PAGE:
Thursday, December 27, 2007

The next generation of tailors: Mutually assured succession

Pop quiz: How many tailors or cutters do you know under the age of 40? Not very many I imagine. In New York City, the Big Four - Raphael, Corvato, Nicolosi and Fioravanti - are in their 60s or 70s. The situation is similar in Los Angeles.

I was prompted to ponder this question by the winter issue of Menswear magazine which featured an article on Italian bespoke tailors in Rome, Turin, Palermo and Naples. One of the younger tailors featured in the article - Alessandro Martorana - is apparently thinking of opening an atelier in Los Angeles.

Planning for a market entry/expansion is usually a sign of a healthy and growing business but also fraught with risks. My advice for foreign, independent tailors seeking to establish a foothold in the American market is the following: think merger and acquisition (M&A) not initial public offering (IPO). What do I mean by this? The difference is simple: acquiring existing operations v. building from scratch. The M&A strategy is to partner and then acquire an existing US tailor's operations and customer list.

The key is focusing on US tailors who are close to retirement, which would appear to be the majority. More specifically, the strategy for the foreign independent is to find a US tailor whose cut and silhouette is similar or one that he can master and execute fairly easily.

Let's be clear here. The primary benefit for the foreign tailor is to acquire an existing clientele. This removes a huge barrier to success in new market entry, namely, where do I get my customers? The retiring US tailor also benefits from this arrangement. He can ensure that his legacy customers are not left stranded. Perhaps equally as important, he can also rest assured that his tailoring name and reputation will live on for at least another generation.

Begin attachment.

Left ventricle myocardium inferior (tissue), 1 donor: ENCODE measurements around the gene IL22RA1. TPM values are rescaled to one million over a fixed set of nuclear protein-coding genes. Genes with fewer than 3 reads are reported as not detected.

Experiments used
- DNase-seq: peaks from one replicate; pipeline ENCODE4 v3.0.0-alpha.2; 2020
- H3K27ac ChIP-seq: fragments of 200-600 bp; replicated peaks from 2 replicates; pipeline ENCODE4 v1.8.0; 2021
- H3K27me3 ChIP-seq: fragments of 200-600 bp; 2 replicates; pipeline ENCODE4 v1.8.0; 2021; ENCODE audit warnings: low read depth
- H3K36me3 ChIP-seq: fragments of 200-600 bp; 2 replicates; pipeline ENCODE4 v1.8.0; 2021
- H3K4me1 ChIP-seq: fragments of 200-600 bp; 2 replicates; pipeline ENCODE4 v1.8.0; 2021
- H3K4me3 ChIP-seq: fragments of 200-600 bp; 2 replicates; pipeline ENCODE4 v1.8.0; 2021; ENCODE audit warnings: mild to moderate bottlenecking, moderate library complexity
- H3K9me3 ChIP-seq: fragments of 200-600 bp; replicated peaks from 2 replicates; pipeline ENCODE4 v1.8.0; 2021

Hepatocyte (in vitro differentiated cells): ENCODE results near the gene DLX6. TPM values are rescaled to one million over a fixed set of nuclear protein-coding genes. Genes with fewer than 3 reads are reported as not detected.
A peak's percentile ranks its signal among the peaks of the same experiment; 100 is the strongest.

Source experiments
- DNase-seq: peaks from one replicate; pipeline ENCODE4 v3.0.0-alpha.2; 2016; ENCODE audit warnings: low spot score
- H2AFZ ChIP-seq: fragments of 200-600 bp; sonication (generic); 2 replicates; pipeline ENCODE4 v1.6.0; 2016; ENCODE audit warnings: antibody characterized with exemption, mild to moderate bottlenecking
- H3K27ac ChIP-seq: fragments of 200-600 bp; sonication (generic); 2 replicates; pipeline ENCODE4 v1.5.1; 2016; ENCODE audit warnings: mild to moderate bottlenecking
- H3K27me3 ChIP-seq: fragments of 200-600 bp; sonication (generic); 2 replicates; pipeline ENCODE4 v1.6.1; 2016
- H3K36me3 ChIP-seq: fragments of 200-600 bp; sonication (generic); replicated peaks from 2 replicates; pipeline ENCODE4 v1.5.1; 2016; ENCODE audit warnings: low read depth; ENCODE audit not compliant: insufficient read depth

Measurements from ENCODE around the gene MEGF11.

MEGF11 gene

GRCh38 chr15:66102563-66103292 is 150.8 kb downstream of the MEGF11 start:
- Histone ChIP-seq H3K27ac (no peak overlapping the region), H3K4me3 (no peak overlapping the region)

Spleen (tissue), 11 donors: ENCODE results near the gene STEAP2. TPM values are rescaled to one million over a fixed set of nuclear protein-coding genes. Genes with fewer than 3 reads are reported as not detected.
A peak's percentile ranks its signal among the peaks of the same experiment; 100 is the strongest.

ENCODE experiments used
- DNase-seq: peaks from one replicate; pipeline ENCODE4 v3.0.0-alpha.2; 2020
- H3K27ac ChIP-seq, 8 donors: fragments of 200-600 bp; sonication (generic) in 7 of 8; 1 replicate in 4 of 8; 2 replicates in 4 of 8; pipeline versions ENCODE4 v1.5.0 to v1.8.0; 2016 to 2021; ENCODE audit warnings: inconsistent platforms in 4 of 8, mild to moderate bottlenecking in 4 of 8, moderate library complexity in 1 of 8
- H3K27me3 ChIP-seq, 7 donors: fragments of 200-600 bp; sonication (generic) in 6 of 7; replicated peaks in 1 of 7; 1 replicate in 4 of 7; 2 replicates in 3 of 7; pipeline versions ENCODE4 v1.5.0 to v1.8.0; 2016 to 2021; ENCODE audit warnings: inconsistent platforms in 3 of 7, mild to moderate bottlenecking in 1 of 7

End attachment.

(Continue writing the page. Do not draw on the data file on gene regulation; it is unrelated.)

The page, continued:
Take Martorana's planned foray into LA as an example. There are at least three top-notch tailors in LA: Giacomo Trabalza, Jack Taylor and Novex. Both Trabalza and Taylor are in their 80s and close to retirement. If I were Martorana, I would seriously consider approaching one of the three (most likely Trabalza) to entertain options.

3 comments:

Ay329 said...

Your Odyssey of Los Angeles area tailors would not be complete until you have sampled the offerings of Nick the Greek in Huntington Park, California (not the illegitimate Nick the Greek which was bought out by an alterations tailor of Persian or Armenian origin years ago)

He makes bespoke and has made five beautiful suits for me (with others on the way)

He is a one man show and in his early 70s, with no desire to retire

Now if only my toddler sons can grow up fast enough to learn the trade before Nick expires into the tailoring paradise far away (and I don't mean Savile Row or Naples)

His work is bespoke and reasonably priced... compared to the other tailors mentioned

sleevehead said...

Thanks for the tip and congratulations on finding a great tailor to work with. Good news for LA tailoring.

Anonymous said...

Is the link to the article you've mentioned still active or do you remember the names of the tailors mentioned in the article, in Turin & Rome, especially?
My thanks, in advance, for any and all help you can provide.